They stress that the process belongs to the student, not the parents, who must refrain from using phrases like “our first choice” or “we applied,” among other things. A comprehensive list of behaviors to maintain a good family relationship throughout the process can be found in this book. “We can keep college talk to one day a week. We may recognize that a college education does not define an individual.” To a point, this is correct, and that point is financial.
The interview questions are also useful, despite the fact that few universities nowadays conduct interviews. The book is at its best when it reveals information regarding college marketing ploys and discount rates that many parents are unaware of (despite how many times we tell them). You’re more likely to buy something on SALE! then at full price; this is why, rather than simply lowering the sticker price, the average college offers a 50% scholarship. Furthermore, a cheaper price is too often connected with lesser quality and who wants that?
This book is much better than the average guide to college admissions if you just apply the relevant information and ignore the irrelevant. This book provides a comprehensive, practical guide for families, with insights from both the high school and university sides of the experience.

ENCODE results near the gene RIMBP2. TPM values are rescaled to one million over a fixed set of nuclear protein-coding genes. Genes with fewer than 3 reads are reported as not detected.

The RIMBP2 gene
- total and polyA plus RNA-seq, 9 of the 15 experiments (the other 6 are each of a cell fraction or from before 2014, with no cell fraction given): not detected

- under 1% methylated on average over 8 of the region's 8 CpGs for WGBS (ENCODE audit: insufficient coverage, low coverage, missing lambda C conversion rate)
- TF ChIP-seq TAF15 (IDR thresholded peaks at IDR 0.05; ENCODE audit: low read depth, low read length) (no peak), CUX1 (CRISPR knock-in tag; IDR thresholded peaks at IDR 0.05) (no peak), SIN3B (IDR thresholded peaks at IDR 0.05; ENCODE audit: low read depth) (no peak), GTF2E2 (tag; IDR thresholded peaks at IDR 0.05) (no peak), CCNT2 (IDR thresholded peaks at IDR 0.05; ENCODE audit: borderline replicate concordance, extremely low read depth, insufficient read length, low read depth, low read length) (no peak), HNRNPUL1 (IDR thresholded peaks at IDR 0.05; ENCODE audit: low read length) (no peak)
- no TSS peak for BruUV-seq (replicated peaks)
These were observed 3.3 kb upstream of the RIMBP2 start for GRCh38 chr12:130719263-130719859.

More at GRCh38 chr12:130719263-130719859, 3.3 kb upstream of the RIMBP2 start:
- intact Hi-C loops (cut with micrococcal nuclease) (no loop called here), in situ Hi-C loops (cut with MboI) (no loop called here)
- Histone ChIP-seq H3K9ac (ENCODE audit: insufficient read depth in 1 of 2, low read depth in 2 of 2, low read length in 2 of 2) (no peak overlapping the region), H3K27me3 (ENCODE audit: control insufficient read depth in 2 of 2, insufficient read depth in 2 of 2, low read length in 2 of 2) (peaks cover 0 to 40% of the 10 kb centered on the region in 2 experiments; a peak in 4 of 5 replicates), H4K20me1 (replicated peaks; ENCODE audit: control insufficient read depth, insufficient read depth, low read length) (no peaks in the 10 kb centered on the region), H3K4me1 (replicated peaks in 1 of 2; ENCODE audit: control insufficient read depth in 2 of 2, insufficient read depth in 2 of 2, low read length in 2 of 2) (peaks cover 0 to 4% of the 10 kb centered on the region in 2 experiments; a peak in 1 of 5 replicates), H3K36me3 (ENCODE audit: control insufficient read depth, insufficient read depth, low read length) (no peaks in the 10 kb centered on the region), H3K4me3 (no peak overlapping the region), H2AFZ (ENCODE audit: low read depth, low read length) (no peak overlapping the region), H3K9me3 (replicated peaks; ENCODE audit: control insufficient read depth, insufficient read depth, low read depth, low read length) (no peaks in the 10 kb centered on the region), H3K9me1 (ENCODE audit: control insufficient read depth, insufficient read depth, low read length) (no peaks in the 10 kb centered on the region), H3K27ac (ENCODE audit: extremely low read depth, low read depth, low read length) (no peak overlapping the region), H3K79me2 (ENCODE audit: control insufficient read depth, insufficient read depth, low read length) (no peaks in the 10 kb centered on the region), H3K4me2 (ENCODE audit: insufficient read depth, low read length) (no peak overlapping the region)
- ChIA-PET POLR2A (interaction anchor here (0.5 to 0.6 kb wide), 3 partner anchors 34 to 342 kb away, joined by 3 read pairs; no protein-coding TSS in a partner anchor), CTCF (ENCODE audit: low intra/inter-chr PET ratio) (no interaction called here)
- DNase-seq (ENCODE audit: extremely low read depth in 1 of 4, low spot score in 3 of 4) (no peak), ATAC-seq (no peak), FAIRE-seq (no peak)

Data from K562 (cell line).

3. The Price You Pay for College: An Entirely New Road Map for the Biggest Financial Decision Your Family Will Ever Make by Ron Lieber
The book’s main focus is on paying for college—if you didn’t figure it out from the title, the subtitle “An Entirely New Road Map for the Biggest Financial Decision Your Family Will Ever Make” is a dead giveaway. Given this, it’s predictable that the majority of the book’s space is devoted to the more expensive type of college—private four-year colleges and high-end public universities—with little attention paid to the two-year public sector’s less expensive possibilities. This is a crucial caveat: if you’re searching for a statistically representative summary, look elsewhere.
The book’s first couple of sections are devoted to explaining many of the key elements of the self-contained cosmos that is pricey American higher education. In many ways, this is an odd system, with “sticker prices” approaching $80,000 a year, but almost no one pays that thanks to a jumble of “financial aid” programmes. It’s quite perplexing to those who aren’t aware of the concept, which causes a slew of issues for both families considering college and schools attempting to recruit first-generation kids.
The book also goes through a bit of advice on choosing a college— what features really matter and are worth paying for, and which elements are just window dressing. As for the rest of the chapters, the bulk of this work is devoted to advise about finances.
With many kids attending college online, families are wondering more than ever if the cost of a college education is really worth it. In The Price, You Pay for College, Lieber guides families through this crucial financial decision by peeling back the curtain on the financial assistance system and grilling financial aid gatekeepers with difficult questions. The ultimate result is a book that assists families in determining what they value—a statistic that is even more significant than a college sticker tag.